These targets are universal, and must be reflected in both our internal and external policies in order to be implemented. Within the EU, we are shifting policy priorities to empower our farmers and agricultural systems to play their full part.
In fact, agriculture and rural development policies have already contributed significantly. Since 1990, the CAP has achieved a 23% reduction in carbon emissions and a 17.7% reduction in nitrates in rivers. Approximately €57 billion will be spent on research and development in the 2014-2020 period to improve the sustainability of European agriculture.
Abroad, particularly when it comes to the EU's relationship with developing countries, the Sustainable Development Goals have quite rightly moved beyond the notion that donor aid should drive agricultural improvement.
Instead, the emphasis is now firmly on "Agriculture policy", as distinct and complementary to development from donor aid.
Because the right domestic policies are required to attract private sector investment in the agrifood sector, which will be the biggest generator of jobs in Africa and other developing countries in the years ahead.
I want the new European Investment Fund to leverage private investment in Africa, particularly in agriculture.
Achieving food and nutrition security through sustainable agriculture is now at the centre of EU support programmes in developing countries.
It is the focal sector of EU assistance in 60 developing countries, particularly in Africa.
Our support goes to developing value chains, and providing market access for small holders to local, national and regional markets.
We also make sure that our trade policies are development-friendly.
In addition, we have agreed with our African partners to set up enhanced dialogues on agriculture and food security, and to share information and best practices on our domestic support and other policies in the farming sector.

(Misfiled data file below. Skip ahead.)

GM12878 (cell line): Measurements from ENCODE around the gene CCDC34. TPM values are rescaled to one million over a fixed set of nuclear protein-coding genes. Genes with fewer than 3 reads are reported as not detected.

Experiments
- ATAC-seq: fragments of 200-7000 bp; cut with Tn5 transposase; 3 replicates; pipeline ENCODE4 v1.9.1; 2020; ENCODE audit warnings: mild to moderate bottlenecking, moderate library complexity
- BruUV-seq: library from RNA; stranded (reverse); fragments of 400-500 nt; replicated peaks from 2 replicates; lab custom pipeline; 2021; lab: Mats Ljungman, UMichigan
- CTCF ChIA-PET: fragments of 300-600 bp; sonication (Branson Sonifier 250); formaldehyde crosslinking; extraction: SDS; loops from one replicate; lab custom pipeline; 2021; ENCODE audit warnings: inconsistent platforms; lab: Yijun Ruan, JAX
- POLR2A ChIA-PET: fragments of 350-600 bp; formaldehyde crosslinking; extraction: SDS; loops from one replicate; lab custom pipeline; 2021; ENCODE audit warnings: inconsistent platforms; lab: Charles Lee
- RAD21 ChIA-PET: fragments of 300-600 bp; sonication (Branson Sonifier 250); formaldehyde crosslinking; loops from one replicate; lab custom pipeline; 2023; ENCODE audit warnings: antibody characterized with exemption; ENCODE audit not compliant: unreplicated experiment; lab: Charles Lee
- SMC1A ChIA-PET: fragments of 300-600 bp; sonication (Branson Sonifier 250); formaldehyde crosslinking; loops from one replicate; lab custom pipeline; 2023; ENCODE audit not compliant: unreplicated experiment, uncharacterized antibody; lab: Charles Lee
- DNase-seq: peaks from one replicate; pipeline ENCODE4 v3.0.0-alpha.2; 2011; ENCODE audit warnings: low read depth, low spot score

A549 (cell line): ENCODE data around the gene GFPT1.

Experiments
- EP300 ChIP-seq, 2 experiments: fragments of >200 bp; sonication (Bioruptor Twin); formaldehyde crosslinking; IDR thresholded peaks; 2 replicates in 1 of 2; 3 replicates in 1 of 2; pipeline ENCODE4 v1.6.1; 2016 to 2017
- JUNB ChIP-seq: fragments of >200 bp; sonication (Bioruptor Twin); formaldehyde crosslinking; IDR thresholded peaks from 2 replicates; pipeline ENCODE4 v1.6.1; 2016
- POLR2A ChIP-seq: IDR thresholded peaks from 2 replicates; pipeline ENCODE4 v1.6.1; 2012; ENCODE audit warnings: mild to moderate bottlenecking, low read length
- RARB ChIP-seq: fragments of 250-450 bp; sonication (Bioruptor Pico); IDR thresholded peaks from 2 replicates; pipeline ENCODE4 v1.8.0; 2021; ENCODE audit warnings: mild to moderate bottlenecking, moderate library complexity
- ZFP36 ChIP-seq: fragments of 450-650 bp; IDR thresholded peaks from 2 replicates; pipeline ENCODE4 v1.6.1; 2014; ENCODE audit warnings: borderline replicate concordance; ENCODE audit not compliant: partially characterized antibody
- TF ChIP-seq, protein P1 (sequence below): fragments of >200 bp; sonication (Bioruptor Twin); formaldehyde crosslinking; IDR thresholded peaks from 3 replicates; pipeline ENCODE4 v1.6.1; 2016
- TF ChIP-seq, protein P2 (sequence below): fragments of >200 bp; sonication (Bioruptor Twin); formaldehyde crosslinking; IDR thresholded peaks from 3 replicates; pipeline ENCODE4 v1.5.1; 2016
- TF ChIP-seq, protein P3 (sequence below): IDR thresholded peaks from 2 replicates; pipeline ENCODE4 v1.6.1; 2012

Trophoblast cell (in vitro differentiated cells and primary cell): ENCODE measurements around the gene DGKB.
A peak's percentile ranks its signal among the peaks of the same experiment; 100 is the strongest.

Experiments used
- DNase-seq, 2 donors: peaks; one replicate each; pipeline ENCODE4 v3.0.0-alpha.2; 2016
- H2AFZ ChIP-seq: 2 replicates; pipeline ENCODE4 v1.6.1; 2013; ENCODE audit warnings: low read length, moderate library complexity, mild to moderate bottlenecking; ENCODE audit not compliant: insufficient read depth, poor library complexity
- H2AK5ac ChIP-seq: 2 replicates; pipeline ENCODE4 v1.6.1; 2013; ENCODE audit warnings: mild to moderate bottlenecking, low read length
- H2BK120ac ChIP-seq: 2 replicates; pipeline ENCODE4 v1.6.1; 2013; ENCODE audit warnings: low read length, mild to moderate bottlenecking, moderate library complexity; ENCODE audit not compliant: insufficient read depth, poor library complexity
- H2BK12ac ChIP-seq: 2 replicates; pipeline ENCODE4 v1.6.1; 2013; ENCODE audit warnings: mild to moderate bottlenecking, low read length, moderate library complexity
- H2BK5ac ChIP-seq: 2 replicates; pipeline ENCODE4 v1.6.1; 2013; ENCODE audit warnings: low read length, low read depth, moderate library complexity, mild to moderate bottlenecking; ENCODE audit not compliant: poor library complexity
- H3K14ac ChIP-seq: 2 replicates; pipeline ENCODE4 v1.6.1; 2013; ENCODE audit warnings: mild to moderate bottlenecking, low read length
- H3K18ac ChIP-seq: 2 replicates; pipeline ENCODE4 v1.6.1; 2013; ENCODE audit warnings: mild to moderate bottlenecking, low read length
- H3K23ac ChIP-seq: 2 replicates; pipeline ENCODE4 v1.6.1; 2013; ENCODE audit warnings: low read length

Therefore, the EU supports sustainable farming practices in developing countries, focusing on smallholder agriculture and women farmers, the formation of farmers' organisations, the supply and marketing chains, and responsible private agribusiness investment.
In today's globalised world, agricultural policy is not exclusively about farming. We need to promote the multidimensional nature of agricultural policy – emphasising its role in encouraging the provision of public goods, its contribution to food security, economic growth, social cohesion, sustainability and geo-political stability.
Every region of the world needs to assume greater responsibility in this regard, and I am currently in the middle of a process to identify specific ways for the EU to do better.
The Commission is now conducting a comprehensive public consultation on the simplification and modernisation of the CAP. My intention is to publish a communication later this year which will spell out policy options to make the CAP truly fit for the 21st Century.
In conclusion, I firmly believe that Europe's 22 million farmers are the greatest resource we have in terms of ensuring the protection and improvement of the rural environment. They are our people on the ground – literally.
And I am also convinced that this is an attitude which is gaining support at a global level. With the right policy support, sustainable agricultural trade will be a pillar of progress and prosperity in this century. Thank you.